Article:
It would seem that growing my own produce might be the way to go however there are 2 issues with this, well actually 3 issues – patience (which I have little of), green thumb (which I am trying to foster but wouldn’t bet my dinner plate on it), space (I rent so have to come up with a cost efficient and portable option).

From seeing my mum and dad grow their own produce another realisation is getting the right amount of product at the right time and picking the items you really want. It makes we wonder if there are other home growers out there with a need to swap produce. How cool would it be to have a network of local growers specialising in a particular item and then meeting to swap/barter or the like? Would it be viable? What if someone (mainly me) had a bad crop and wasn’t able to contribute. How do you ensure a particular standard of growing is met (a charter maybe?). Hmmm food (excuse the pun) for thought?

So now, I have a fridge full of “as near as I could get to being local” produce with the furthest item being from Blenheim. Who knew garlic was grown there? What meals can I create from this over the week and will I have better fortune next time in sourcing goods closer to home.

First challenge

I went into a butcher today in Taupo (one of 2 local butchers besides the supermarkets). I wanted to get some items for dinner over the next couple of days seeing as stores will be shut tomorrow for Good Friday.

Me to the butcher “Can you please tell me where did this pork come from?”
Butcher “From here”
Me “Sorry, I meant where was it raised?”
Butcher – with a look that clearly said this was the stupidest question he had heard all day “I don’t know, from all over NZ?”

Hmmmm, an interesting and possibly frustrating start to this challenge.

The 100km challenge

There are some things that I tend to hold important to me but I haven’t really invested time in ensuring that what I deem important is what I practice. Hence the 100km challenge.

While sitting on a bus up to Auckland this plan started to form. I LOVE my food but feel it’s important to know the providence of what I eat and ensure that what I choose to eat is good for me and can be eaten without concern as to how it got to me. Yes, I still eat crappy food but for the most part what I spend my money on shows and should support what I hold as being important to me.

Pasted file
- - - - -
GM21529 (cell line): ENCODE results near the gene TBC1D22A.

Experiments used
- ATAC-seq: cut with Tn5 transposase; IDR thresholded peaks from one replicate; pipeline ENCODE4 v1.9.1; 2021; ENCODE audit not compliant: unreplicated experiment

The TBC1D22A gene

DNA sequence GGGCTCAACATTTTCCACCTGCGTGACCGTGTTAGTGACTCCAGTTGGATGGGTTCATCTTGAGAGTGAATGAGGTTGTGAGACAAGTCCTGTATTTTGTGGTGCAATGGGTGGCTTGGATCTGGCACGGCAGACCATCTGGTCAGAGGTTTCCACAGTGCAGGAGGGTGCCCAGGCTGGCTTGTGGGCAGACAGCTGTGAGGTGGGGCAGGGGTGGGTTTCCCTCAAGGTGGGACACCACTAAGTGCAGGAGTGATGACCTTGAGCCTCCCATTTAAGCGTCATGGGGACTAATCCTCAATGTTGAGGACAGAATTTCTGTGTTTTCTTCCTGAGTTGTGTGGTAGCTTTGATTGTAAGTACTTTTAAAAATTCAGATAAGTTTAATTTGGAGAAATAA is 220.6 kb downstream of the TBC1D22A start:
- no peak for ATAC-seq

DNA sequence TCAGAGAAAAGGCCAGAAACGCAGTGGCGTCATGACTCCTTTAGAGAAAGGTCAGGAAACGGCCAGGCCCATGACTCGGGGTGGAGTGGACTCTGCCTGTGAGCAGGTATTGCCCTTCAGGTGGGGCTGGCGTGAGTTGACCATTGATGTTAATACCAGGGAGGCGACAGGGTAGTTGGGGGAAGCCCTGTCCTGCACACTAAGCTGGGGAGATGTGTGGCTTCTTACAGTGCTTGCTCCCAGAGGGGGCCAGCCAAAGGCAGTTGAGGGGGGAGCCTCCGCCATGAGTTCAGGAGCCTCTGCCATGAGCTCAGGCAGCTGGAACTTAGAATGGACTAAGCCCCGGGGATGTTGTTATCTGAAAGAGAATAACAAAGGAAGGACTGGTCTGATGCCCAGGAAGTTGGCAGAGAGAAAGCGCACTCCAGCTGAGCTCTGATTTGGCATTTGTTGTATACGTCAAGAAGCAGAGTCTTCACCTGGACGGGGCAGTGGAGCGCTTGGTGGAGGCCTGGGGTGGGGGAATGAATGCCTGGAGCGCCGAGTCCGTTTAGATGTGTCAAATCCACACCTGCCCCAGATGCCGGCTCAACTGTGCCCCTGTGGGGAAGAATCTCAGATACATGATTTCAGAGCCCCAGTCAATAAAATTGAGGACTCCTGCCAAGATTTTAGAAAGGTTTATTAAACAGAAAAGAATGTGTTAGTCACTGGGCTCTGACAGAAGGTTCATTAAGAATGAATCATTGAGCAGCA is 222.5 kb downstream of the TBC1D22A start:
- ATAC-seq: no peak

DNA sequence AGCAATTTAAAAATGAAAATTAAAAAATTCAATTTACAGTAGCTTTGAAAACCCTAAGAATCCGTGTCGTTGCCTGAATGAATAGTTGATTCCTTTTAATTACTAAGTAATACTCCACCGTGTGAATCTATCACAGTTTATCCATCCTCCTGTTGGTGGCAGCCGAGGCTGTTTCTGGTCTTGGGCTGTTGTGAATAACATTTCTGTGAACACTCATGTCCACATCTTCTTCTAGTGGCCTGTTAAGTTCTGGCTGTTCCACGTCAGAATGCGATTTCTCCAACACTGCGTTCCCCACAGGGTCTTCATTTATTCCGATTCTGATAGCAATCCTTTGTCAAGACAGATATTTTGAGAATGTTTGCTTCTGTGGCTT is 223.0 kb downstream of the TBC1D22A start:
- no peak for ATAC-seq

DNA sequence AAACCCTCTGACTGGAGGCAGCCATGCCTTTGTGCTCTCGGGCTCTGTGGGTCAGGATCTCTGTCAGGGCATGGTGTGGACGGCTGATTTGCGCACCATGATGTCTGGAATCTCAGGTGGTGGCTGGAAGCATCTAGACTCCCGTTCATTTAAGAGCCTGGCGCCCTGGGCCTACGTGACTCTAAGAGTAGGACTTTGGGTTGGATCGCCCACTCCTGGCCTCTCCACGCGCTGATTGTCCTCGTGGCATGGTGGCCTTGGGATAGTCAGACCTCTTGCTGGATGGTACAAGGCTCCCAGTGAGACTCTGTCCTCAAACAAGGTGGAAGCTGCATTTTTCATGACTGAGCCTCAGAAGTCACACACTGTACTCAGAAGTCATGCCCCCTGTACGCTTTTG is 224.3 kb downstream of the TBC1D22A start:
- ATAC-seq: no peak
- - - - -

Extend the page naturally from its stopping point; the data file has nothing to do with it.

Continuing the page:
What is important to me continues to grow from my time in the UK. This started with learning about and switching to a preference for supporting free range farmed chickens instead of incredibly cheap chicken that had been intensively farmed. Not only was the taste so much better but I could feel better about what my money was supporting. This now also continues to extend to where I choose to spend my money in other areas of my life.

Since moving back to NZ another concern that has become evident to me is our isolation from the rest of the world. With this comes the importing of goods that we possibly don’t need. Surely if we eat seasonally and source locally then we could not only eat more healthily but ensure that our food miles are less as well as support our local producers/economy. Hence the 100km challenge.

The core criteria are:
1. The majority of my weekly main meals must consist of seasonal elements and
2. Seasonal elements must be sourced within a 100 kilometer radius of Taupo

What I plan to do with my blog is to outline the issues, concerns and successes that I have trying to implement this challenge. Can I successfully stick to these 2 core criteria. It should be interesting especially trying to figure out what to make with changing seasonal elements. I tend to stick to the products I know as I know how to cook these! What the heck do I do with a swede?

Bring on the challenge.